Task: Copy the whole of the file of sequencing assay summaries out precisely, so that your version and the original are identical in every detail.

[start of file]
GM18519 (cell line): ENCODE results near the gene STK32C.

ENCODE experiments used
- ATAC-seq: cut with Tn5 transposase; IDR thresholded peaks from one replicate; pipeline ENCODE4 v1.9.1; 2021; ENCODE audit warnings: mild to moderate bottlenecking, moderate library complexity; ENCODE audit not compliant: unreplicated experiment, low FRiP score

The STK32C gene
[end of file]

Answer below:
GM18519 (cell line): ENCODE results near the gene STK32C.

ENCODE experiments used
- ATAC-seq: cut with Tn5 transposase; IDR thresholded peaks from one replicate; pipeline ENCODE4 v1.9.1; 2021; ENCODE audit warnings: mild to moderate bottlenecking, moderate library complexity; ENCODE audit not compliant: unreplicated experiment, low FRiP score

The STK32C gene